I did some cointegration tests on a 50 stocks sample, whith which I created pairs. I used the Engle-Granger approach and the Johansen approach, both of them gave me a high percentage of cointegrated pairs(45% and 96%). I'm fairly sure about the way I did the Engle-Granger test (OLS->get residual and test for stationnarity with ADF test), but a bit less for the Johansen test, which I modeled after an example in Jansen's book about machine learning. In the same book Jansen found less than 5 % of pairs were cointegrated.

Does anyone know how rare is cointegration ?

  • 3
    $\begingroup$ Extremely rare, in fact I would argue it only exists for extremely highly related stocks (for example a local listing and an ADR, different share classes of the same stock, two ETFs tracking the same or highly related index etc). Of course a statistical test like Engle-Granger may return a positive result, but that is highly sample dependent. I would bet that many pairs which pass the cointegration test in one period do not pass it in the previous or subsequent non-overlapping period. $\endgroup$ May 26, 2022 at 10:18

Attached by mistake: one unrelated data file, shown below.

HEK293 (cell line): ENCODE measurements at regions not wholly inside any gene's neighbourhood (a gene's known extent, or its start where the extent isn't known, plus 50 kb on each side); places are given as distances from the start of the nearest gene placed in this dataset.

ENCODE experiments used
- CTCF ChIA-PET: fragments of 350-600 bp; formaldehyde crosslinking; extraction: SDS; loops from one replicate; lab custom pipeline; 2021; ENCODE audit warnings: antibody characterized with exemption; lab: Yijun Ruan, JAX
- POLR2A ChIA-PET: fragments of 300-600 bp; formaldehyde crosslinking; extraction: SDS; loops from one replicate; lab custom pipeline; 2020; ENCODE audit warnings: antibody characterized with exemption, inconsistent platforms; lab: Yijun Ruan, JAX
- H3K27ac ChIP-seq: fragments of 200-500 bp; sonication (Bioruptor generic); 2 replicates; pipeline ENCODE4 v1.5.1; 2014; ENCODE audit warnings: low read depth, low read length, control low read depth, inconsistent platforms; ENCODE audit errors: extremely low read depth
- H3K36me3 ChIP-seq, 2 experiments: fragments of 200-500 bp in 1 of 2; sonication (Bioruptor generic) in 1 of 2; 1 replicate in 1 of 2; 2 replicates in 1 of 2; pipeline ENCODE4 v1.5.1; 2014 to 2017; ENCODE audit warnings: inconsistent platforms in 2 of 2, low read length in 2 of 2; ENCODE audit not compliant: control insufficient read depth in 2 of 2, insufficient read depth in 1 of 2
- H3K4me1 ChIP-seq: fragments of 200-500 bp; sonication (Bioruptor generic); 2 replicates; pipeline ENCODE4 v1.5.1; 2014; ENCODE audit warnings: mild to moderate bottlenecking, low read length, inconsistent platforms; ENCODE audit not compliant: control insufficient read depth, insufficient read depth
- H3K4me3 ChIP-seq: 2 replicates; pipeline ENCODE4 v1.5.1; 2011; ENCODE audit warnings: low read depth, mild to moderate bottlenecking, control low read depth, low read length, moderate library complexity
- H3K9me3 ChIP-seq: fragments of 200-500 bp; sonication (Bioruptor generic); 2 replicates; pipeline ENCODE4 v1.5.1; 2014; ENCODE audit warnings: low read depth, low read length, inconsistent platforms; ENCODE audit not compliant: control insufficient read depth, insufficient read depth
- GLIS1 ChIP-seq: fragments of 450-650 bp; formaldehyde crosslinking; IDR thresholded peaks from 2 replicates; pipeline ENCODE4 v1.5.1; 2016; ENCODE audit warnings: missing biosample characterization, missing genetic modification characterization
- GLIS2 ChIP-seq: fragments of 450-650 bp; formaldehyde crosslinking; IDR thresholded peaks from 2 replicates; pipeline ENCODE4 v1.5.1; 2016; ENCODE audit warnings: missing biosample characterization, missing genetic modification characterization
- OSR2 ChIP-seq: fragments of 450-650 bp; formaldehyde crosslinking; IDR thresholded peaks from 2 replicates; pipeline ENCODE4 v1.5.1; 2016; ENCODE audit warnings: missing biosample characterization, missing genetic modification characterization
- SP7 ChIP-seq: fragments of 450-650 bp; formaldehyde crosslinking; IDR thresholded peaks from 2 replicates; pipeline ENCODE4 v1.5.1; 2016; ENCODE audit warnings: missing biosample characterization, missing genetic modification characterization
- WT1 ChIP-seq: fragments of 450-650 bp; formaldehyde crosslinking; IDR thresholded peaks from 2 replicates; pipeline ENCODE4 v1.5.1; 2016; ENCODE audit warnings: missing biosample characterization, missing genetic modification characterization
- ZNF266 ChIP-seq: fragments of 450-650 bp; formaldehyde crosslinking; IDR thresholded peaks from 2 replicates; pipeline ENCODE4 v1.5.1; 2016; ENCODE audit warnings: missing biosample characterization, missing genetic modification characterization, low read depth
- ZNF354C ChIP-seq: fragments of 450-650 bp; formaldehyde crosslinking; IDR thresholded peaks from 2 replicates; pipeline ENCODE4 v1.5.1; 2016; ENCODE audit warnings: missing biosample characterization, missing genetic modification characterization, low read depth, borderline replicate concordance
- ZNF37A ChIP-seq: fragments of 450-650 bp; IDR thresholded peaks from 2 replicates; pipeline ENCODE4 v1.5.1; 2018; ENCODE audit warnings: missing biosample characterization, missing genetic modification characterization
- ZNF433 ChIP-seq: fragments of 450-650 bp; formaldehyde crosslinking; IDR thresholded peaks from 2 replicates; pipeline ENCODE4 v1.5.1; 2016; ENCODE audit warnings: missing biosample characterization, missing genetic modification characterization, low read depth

• $\begingroup$ Thank you for your answer. It's good to know how rare it is, my results didn't feel right. Do you know of a way to confirm cointegration ? I tried to do it by doing the two tests and only accepting results confirmed by both. But there are still too many pairs. How can I filter ? $\endgroup$
    – Alec Ric
    May 26, 2022 at 10:54


Your Answer

By clicking “Post Your Answer”, you agree to our terms of service and acknowledge you have read our privacy policy.

Browse other questions tagged or ask your own question.